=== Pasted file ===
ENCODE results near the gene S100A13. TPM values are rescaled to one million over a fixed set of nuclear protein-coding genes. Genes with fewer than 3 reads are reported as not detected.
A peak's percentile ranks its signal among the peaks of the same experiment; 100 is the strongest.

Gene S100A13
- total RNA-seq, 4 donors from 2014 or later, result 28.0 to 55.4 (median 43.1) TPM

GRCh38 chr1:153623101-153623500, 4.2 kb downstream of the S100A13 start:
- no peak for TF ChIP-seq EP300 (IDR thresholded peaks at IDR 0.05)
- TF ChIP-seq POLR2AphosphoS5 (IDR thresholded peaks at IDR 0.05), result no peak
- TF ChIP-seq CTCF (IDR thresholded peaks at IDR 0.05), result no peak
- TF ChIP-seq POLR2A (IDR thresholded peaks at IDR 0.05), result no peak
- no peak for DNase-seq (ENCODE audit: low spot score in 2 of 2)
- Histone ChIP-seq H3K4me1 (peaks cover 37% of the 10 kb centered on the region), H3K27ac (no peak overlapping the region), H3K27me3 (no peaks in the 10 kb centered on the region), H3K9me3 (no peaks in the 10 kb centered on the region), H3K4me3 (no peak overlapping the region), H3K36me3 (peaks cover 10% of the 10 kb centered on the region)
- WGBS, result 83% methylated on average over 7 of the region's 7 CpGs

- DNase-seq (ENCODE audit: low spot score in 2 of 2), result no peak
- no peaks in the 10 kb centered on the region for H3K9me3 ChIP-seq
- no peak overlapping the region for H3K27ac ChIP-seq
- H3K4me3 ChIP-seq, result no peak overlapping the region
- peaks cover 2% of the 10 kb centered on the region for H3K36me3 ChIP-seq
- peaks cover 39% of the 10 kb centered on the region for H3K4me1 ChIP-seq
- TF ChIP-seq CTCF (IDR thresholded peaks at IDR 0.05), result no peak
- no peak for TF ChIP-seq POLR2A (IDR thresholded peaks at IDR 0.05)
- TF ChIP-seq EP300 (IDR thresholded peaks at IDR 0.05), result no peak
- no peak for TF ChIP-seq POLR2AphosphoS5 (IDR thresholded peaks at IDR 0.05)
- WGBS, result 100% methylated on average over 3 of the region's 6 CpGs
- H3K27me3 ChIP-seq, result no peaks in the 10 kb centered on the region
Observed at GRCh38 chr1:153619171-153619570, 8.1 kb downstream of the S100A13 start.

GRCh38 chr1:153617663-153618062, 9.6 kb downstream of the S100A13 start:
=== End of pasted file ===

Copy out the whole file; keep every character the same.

ENCODE results near the gene S100A13. TPM values are rescaled to one million over a fixed set of nuclear protein-coding genes. Genes with fewer than 3 reads are reported as not detected.
A peak's percentile ranks its signal among the peaks of the same experiment; 100 is the strongest.

Gene S100A13
- total RNA-seq, 4 donors from 2014 or later, result 28.0 to 55.4 (median 43.1) TPM

GRCh38 chr1:153623101-153623500, 4.2 kb downstream of the S100A13 start:
- no peak for TF ChIP-seq EP300 (IDR thresholded peaks at IDR 0.05)
- TF ChIP-seq POLR2AphosphoS5 (IDR thresholded peaks at IDR 0.05), result no peak
- TF ChIP-seq CTCF (IDR thresholded peaks at IDR 0.05), result no peak
- TF ChIP-seq POLR2A (IDR thresholded peaks at IDR 0.05), result no peak
- no peak for DNase-seq (ENCODE audit: low spot score in 2 of 2)
- Histone ChIP-seq H3K4me1 (peaks cover 37% of the 10 kb centered on the region), H3K27ac (no peak overlapping the region), H3K27me3 (no peaks in the 10 kb centered on the region), H3K9me3 (no peaks in the 10 kb centered on the region), H3K4me3 (no peak overlapping the region), H3K36me3 (peaks cover 10% of the 10 kb centered on the region)
- WGBS, result 83% methylated on average over 7 of the region's 7 CpGs

- DNase-seq (ENCODE audit: low spot score in 2 of 2), result no peak
- no peaks in the 10 kb centered on the region for H3K9me3 ChIP-seq
- no peak overlapping the region for H3K27ac ChIP-seq
- H3K4me3 ChIP-seq, result no peak overlapping the region
- peaks cover 2% of the 10 kb centered on the region for H3K36me3 ChIP-seq
- peaks cover 39% of the 10 kb centered on the region for H3K4me1 ChIP-seq
- TF ChIP-seq CTCF (IDR thresholded peaks at IDR 0.05), result no peak
- no peak for TF ChIP-seq POLR2A (IDR thresholded peaks at IDR 0.05)
- TF ChIP-seq EP300 (IDR thresholded peaks at IDR 0.05), result no peak
- no peak for TF ChIP-seq POLR2AphosphoS5 (IDR thresholded peaks at IDR 0.05)
- WGBS, result 100% methylated on average over 3 of the region's 6 CpGs
- H3K27me3 ChIP-seq, result no peaks in the 10 kb centered on the region
Observed at GRCh38 chr1:153619171-153619570, 8.1 kb downstream of the S100A13 start.

GRCh38 chr1:153617663-153618062, 9.6 kb downstream of the S100A13 start: